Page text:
The best employers claim that focusing on well-being is the key to performance. According to oXya, investing in their team is what enables them to secure “Customer satisfaction rates of 98%, which create rapid growth and an extremely low employee turnover rate. [3]

Three tips for fostering the well-being of your employees

Restoring a sense of purpose

Make sure that your company’s organizational culture embodies strong values based on trust and that everyone is aware of these values. For example, you might want to organize team-building activities that help create cohesion, provide inspiring training seminars or hold serious game workshops to tackle key elements related to communication, relationship development and collaboration in an effort to foster the commitment of your team members. When colleagues get a chance to come together in a context other than work, this helps build strong ties that facilitate communication and problem-solving and helps create a sense of belonging and trust. According to a Gallup study conducted in 2018, “women who have good relationships at work are twice as likely to be engaged than those who state otherwise.» [4].

Actively listening to employees and their ideas

Employees have good ideas. Managers have to provide support to employees who, in turn, must provide support to customers. Simplify your business processes based on organizational agility. This particular philosophy, and the management practices derived from it, meets the needs and aspirations of employees while also addressing the concerns of managers. It is simply a question of implementing flexible management practices, reinventing meetings   and decision-making processes as well as giving individuals and teams more autonomy.

Focusing on autonomy and flexibility

According to the Standard Eurobarometer, 94% of Danes claim they are happy with their work conditions which is largely due to autonomy and flexibility at work. In Quebec, as in Denmark, managers can foster their employees’ well-being by allowing them to:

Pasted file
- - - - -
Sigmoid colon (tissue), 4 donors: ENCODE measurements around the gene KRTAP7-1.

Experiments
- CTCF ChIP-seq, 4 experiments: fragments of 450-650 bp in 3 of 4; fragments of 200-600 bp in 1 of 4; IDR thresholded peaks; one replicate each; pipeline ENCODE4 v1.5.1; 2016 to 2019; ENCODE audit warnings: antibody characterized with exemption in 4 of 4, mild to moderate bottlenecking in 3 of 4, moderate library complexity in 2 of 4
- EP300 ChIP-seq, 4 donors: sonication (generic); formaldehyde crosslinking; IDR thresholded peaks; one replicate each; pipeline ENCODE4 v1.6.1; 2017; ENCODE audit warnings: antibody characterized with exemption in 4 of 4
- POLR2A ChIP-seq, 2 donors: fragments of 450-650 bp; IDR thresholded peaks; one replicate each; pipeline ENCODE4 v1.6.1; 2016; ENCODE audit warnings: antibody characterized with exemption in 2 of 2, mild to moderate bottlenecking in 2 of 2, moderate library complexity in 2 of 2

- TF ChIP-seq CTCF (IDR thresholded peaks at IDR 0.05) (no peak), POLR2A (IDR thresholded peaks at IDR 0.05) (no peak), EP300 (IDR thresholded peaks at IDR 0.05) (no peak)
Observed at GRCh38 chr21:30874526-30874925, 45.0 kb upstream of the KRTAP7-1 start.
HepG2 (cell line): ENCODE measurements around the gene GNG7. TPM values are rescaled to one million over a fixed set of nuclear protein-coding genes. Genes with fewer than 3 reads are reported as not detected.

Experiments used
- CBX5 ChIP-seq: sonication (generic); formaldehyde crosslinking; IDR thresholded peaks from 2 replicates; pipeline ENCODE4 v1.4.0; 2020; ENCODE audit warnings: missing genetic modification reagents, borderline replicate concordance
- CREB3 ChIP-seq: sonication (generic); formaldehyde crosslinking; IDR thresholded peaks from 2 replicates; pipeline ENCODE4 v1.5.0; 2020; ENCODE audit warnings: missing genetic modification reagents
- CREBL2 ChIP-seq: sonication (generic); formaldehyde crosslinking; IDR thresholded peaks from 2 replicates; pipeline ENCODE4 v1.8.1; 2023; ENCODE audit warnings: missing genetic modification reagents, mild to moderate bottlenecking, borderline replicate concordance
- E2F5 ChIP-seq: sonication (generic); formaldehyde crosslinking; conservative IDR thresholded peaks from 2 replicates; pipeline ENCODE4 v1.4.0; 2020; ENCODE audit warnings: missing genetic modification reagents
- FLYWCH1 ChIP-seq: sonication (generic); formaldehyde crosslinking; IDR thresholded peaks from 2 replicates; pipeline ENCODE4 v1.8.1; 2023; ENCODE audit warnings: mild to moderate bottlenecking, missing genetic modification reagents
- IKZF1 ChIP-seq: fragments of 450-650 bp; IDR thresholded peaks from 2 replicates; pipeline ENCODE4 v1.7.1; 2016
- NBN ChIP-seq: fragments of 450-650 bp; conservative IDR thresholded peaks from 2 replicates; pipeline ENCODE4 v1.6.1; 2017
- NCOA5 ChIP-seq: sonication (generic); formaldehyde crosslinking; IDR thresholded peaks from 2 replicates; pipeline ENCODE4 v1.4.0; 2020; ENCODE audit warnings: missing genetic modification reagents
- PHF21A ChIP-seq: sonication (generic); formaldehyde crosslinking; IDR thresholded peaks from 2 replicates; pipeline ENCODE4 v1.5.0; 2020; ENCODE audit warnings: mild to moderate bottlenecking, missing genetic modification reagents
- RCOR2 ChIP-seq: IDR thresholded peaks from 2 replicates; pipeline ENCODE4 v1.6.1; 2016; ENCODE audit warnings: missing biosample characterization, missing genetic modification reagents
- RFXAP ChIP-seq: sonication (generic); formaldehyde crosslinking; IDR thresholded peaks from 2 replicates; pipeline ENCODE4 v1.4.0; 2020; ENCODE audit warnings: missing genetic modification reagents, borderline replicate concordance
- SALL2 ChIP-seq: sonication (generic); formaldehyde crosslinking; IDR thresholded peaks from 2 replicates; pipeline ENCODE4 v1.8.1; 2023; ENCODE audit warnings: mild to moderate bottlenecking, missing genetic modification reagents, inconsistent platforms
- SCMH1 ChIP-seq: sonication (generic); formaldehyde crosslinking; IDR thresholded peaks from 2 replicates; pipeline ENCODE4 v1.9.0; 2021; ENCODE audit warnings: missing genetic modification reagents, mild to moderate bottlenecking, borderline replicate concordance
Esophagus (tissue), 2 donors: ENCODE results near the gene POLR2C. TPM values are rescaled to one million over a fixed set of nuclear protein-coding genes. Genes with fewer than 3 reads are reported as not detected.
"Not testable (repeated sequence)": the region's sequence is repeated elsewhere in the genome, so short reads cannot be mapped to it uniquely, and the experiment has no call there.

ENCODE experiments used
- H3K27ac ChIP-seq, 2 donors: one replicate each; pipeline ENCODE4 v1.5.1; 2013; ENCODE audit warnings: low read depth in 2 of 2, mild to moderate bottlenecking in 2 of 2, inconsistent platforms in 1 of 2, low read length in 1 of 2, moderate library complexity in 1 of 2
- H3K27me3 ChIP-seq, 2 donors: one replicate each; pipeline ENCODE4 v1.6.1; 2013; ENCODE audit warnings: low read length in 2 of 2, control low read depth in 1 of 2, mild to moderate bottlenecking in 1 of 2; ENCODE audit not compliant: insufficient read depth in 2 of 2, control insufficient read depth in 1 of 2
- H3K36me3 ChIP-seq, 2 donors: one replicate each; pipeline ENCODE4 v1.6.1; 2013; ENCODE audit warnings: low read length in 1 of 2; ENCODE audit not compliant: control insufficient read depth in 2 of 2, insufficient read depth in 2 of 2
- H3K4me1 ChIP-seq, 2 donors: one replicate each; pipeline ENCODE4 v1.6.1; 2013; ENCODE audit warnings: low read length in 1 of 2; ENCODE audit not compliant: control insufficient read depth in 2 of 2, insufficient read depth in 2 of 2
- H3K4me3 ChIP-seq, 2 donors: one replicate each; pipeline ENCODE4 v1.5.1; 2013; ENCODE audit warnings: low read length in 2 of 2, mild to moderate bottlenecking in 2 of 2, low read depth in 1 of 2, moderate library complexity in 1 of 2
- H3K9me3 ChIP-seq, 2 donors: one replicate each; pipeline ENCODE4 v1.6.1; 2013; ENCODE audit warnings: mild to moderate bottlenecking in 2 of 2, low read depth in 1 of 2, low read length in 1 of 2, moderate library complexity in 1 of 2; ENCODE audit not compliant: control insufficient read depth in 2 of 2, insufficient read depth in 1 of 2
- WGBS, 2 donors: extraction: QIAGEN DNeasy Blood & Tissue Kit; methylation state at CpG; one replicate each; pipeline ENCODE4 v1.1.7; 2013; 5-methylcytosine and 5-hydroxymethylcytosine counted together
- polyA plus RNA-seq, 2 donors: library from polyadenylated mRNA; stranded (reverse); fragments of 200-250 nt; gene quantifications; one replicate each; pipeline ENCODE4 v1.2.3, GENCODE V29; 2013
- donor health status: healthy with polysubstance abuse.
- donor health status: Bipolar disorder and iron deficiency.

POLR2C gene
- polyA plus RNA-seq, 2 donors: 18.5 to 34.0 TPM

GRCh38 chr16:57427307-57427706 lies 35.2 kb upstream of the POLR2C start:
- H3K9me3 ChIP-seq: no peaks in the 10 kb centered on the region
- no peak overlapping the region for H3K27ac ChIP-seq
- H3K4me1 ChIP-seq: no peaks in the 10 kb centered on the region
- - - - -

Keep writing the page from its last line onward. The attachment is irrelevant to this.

• Develop their skills through training and coaching;  
  • Become more autonomous thanks to objective-oriented management, increased transparency and latitude when it comes to decision-making. E.g.: giving individuals flexibility to work outside of the office;
  • Develop healthy lifestyle habits through incentives such as balanced breakfasts or lunches, gym memberships or workplace yoga sessions;
  • Get involved in their communities by implementing an employer-paid volunteering day.  

In order to satisfy customers that are increasingly demanding, selective and seeking an experience that is above-par, organizations must not only rely on the talent of their employees, but also help the latter collaborate more freely and independently.  

Want to make well-being an integral part of your company? Watch our webinar (in French only) to learn how to develop organizational agility in your business using 10 concrete practices.

About us

Technologia contributes to the success of professionals and corporate performance by supporting the development of individual and organizational skills. Catherine-Julie Charette provides training organizational development at Technologia.

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[1] The average lifespan of a company in 1937 was 75 years and now stands at only 15 years.

[2] Morieux Y., Tollman P. (2014), Six Simple Rules: How to Manage Complexity without Getting Complicated, Page 6

[4] Annamarie Mann,  Why We Need Best Friends at Work, January 15,  2018